Country Yumkins were a line of plush dolls available by mail from Del Monte at various times between 1982 and 1990. Conceptualized by McCann-Erickson, San Francisco, the Country Yumkins were the biggest and most extensive consumer promotion in Del Monte's 68-year history (Dougherty).
The promotion began in September, 1982, and focused on four characters, all stuffed toys with Del Monte designations: Sweetie Pea, Reddie Tomato, Lushie Peach, and Cobbie Corn. Initially, customers could get a free Yumkin with only 50 labels of any of Del Monte's extensive line of canned fruits and vegetables, frozen foods, beverages (including Hawaiian Punch), or a range of convenience and specialty foods (Robinson 1, p. 100). Despite Del Monte's concerns that consumers would really collect 50 labels for a single toy, the company received 20,000,000 labels and distributed 450,000 Yumkin dolls (Robinson 1, p. 100). The following September, the original four Country Yumkins returned with four new friends: Snappy Bean, Juicy Pineapple, Cocky Crow, and Shoo-Shoo Scarecrow. During the 1983 promotion, the initial offering of getting a Yumkin for five Del Monte labels and $8.95 was discontinued, and the price rose from 50 labels to 75 labels per Yumkin, and the response stayed just as strong (Robinson 2, p. 86). An additional 25,000,000 labels were mailed to Del Monte, and in turn 550,000 new Yumkins were sent to consumers (Robinson 1). Supermarket Shopper's Martin Sloane reported that collecting Yumkins "had become a craze. Cans of Del Monte fruits and vegetables were moving off the grocery shelves as fast as they could be re-stocked" (Robinson 1, p. 101).
In 1984 Del Monte introduced just one new character to what by then had become the "Country Fair[disambiguation needed]" storewide promotion: Fluffy Lamb. In addition to the in-store advertising, single page ads in Family Circle, Hadassah, Ebony, and Essence magazines, and network commercials, Del Monte also advertised the Country Yumkins with a special publicity campaign. Sand sculpture contests were held at two popular beaches in New York and Los Angeles, where a Country Yumkin was a requirement of the sculpture, and TV star June Lockhart, a professional sand sculptor, and a "walk around" Sweetie Pea character served as judges. Additionally, Sweetie Pea appeared in parades, including a Ringling Bros. elephant walk (Robinson 1, 103). By the end of the third year of the promotion, 1.5 million Country Yumkins were ordered by more than 1 million consumers, about 700,000 of which had paid entirely by Del Monte product labels (Robinson 2). The promotion was put on hiatus in March 1986, only to be revived in 1988 with Country Strawberry as a new character, and again in 1990 with Precious Pear and Brawny Bear. In 1990, a Yumkin would cost 80 Del Monte labels and a $2.00 handling charge (Robinson 2).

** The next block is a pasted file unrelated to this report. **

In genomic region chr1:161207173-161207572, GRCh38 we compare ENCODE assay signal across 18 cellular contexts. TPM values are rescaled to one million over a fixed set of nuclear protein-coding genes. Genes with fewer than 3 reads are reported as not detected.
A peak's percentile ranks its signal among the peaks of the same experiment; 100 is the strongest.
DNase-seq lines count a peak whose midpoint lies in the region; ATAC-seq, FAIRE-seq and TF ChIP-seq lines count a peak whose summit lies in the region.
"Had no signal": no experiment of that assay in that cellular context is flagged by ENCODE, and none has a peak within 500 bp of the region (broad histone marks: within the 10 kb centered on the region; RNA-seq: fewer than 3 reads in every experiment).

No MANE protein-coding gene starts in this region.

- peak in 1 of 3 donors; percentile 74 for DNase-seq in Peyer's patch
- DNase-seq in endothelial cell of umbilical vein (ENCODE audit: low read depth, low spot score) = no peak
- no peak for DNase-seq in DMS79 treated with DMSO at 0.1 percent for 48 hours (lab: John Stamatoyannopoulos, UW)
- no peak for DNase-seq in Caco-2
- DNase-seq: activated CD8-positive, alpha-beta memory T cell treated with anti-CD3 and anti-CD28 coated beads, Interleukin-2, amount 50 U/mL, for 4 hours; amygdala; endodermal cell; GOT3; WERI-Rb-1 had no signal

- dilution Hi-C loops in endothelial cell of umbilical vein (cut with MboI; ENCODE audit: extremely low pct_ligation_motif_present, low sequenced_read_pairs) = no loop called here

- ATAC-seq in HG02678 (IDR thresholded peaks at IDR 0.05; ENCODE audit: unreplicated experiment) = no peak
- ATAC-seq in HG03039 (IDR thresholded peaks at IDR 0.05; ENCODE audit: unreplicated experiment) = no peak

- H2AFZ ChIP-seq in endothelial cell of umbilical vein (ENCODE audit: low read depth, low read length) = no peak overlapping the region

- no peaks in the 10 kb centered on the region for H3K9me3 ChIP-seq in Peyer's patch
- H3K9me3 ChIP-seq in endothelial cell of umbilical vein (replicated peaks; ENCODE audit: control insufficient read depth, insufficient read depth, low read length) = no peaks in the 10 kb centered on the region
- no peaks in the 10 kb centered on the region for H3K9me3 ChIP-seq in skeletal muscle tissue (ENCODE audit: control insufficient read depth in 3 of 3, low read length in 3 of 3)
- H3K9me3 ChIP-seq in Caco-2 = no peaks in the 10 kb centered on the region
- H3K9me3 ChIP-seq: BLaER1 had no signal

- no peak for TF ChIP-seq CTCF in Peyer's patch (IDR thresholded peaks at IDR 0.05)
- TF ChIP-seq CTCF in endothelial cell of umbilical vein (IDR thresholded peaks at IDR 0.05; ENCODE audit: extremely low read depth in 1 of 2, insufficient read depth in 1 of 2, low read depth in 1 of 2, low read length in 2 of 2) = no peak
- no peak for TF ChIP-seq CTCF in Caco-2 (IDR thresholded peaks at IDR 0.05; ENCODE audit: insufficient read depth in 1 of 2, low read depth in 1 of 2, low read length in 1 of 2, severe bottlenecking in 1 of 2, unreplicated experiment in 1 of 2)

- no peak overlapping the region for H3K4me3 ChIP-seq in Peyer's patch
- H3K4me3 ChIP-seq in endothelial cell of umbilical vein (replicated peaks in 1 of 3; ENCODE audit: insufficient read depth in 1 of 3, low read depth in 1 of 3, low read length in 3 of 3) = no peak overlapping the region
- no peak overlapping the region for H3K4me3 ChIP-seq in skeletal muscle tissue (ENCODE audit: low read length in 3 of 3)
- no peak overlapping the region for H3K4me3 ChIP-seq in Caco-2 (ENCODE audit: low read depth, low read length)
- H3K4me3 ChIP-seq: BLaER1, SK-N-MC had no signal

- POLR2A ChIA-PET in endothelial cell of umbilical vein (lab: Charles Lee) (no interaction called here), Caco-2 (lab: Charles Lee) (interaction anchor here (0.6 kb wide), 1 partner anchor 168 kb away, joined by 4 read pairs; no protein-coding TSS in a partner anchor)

In 1991 Del Monte released a set of Country Yumkin Christmas Ornaments.
The initial 9 Yumkin dolls (Sweetie Pea, Lushie Peach, Reddie Tomato, Cobbie Corn, Snappy Bean, Juicy Pineapple, Cocky Crow, Shoo-Shoo Scarecrow, and Fluffy Lamb) were made by a company called Trudy based in Norwalk, CT. The Country Strawberry and Precious Pear dolls were made by Sundara Industries, LTD of San Francisco, CA. The Brawny Bear doll was made by R. Dakin & Company of San Francisco, CA.
- Dougherty, Philip H. "Advertising; Del Monte Plans a Line of Dolls Offer." New York Times, July 20, 1982. Retrieved from http://query.nytimes.com/gst/fullpage.html?res=9C02E6D71439F933A15754C0A964948260
- Robinson, W. A. Best Sales Promotions. 6th Ed. 1987. McGraw-Hill: New York.
- Robinson, W. A. Promotional Marketing. 1st Ed. 1991. McGraw-Hill: New York.